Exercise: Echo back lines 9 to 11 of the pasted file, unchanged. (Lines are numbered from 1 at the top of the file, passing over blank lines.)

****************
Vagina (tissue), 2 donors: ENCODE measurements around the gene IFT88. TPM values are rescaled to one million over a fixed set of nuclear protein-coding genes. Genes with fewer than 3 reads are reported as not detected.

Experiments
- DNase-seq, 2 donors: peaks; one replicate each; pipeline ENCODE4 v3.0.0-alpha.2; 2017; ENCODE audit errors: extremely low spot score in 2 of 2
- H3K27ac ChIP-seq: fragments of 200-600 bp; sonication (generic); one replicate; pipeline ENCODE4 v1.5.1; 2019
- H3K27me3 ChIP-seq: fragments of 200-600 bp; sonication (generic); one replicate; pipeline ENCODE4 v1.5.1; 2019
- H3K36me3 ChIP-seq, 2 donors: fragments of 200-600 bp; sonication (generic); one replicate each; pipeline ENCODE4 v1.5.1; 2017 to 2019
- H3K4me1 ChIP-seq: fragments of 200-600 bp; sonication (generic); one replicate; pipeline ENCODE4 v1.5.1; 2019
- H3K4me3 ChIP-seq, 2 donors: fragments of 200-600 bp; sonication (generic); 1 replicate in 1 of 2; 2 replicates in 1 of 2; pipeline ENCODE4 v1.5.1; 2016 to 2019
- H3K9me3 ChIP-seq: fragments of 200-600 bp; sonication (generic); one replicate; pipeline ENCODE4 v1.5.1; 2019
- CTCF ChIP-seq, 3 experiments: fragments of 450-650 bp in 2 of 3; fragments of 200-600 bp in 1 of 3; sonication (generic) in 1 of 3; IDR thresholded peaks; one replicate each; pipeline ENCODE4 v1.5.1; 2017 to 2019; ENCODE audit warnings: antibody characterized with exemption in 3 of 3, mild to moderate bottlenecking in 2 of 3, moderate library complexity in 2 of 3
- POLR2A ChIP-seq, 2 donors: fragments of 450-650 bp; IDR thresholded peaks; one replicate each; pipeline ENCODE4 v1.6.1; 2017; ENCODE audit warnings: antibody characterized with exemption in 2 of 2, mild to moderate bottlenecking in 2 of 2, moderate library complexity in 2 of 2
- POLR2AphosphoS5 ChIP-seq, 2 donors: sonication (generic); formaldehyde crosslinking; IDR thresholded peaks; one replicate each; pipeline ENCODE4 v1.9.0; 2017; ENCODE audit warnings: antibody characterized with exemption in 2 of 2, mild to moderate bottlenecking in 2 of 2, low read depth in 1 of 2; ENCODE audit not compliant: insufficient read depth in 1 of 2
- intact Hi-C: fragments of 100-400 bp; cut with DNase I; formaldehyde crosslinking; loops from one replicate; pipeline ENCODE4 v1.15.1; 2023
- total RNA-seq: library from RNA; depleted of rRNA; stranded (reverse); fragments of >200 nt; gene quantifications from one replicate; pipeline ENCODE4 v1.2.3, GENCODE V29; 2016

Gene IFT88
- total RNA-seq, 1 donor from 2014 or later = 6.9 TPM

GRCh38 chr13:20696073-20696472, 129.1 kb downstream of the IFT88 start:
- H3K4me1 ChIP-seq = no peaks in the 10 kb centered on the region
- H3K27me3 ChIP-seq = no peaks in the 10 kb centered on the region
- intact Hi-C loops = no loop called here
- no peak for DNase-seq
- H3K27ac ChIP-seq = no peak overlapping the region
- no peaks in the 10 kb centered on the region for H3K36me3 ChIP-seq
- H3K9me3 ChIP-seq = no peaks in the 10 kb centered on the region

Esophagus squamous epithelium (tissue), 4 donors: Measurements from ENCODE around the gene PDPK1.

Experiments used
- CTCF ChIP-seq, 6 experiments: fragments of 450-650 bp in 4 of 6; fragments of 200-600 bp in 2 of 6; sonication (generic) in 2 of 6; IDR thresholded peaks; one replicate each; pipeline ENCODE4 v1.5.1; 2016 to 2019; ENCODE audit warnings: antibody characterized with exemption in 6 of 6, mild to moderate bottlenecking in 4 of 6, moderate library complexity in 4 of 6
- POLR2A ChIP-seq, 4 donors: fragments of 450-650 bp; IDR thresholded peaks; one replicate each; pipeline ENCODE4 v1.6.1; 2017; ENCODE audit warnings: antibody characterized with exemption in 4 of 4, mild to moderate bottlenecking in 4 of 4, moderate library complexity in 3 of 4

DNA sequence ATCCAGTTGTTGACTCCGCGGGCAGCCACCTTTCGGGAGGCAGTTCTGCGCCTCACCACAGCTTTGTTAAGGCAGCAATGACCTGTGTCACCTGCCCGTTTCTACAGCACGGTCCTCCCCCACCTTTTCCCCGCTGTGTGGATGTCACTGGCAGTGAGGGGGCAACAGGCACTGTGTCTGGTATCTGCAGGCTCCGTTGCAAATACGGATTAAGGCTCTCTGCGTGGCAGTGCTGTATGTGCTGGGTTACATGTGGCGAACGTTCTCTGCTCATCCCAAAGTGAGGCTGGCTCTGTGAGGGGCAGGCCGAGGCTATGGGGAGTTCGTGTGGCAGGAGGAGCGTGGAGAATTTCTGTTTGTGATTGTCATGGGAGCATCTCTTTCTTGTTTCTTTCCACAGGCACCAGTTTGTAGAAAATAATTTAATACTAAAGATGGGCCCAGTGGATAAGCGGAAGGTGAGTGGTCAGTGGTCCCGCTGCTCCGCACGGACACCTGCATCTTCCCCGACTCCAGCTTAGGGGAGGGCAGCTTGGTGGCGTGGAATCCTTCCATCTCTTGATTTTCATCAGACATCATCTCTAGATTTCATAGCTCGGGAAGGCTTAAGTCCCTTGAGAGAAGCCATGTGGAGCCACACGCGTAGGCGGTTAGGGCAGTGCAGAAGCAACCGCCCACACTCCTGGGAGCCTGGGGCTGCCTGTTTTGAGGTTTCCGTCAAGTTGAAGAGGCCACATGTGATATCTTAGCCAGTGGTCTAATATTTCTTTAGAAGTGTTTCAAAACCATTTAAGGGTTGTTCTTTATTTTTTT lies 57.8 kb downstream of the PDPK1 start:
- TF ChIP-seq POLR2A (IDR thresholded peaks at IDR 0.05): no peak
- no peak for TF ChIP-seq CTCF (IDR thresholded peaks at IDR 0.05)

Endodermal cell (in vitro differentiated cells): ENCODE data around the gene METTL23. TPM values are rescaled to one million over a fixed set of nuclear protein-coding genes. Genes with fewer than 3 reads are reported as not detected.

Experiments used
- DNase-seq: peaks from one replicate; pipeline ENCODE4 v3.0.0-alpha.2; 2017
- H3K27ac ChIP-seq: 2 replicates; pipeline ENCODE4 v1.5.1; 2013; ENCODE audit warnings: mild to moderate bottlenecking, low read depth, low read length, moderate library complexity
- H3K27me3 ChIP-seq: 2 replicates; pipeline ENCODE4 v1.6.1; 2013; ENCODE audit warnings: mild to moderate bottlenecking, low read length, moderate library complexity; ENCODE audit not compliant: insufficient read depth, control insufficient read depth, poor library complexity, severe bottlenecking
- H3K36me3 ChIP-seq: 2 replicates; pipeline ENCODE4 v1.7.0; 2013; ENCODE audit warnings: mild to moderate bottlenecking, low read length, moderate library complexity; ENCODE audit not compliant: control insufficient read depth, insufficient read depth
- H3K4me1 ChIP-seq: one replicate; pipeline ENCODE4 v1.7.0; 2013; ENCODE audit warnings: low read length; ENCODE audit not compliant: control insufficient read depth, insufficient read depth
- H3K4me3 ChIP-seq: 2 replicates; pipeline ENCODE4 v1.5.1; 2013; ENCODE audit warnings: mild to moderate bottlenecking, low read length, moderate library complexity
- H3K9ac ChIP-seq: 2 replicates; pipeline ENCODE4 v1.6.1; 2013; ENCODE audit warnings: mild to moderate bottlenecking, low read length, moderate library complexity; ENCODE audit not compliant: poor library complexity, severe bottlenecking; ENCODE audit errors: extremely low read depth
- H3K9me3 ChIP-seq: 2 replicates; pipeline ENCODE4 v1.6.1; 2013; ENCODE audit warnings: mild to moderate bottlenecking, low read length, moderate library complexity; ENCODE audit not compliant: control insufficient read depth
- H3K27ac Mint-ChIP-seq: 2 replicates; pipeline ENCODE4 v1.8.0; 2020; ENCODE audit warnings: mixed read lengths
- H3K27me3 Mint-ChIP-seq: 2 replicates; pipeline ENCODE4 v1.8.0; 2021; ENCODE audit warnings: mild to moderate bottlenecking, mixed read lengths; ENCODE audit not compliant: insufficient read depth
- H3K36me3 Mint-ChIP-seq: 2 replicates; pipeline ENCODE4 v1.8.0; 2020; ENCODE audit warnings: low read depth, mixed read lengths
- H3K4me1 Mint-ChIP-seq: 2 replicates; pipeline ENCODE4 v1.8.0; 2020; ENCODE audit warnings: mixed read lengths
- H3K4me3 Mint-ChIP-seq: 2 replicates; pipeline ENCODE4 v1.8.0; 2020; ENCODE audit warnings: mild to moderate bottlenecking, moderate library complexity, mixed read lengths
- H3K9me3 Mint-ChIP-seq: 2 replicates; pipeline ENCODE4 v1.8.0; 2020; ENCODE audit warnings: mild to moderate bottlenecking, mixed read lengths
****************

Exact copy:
- H3K9me3 ChIP-seq: fragments of 200-600 bp; sonication (generic); one replicate; pipeline ENCODE4 v1.5.1; 2019
- CTCF ChIP-seq, 3 experiments: fragments of 450-650 bp in 2 of 3; fragments of 200-600 bp in 1 of 3; sonication (generic) in 1 of 3; IDR thresholded peaks; one replicate each; pipeline ENCODE4 v1.5.1; 2017 to 2019; ENCODE audit warnings: antibody characterized with exemption in 3 of 3, mild to moderate bottlenecking in 2 of 3, moderate library complexity in 2 of 3
- POLR2A ChIP-seq, 2 donors: fragments of 450-650 bp; IDR thresholded peaks; one replicate each; pipeline ENCODE4 v1.6.1; 2017; ENCODE audit warnings: antibody characterized with exemption in 2 of 2, mild to moderate bottlenecking in 2 of 2, moderate library complexity in 2 of 2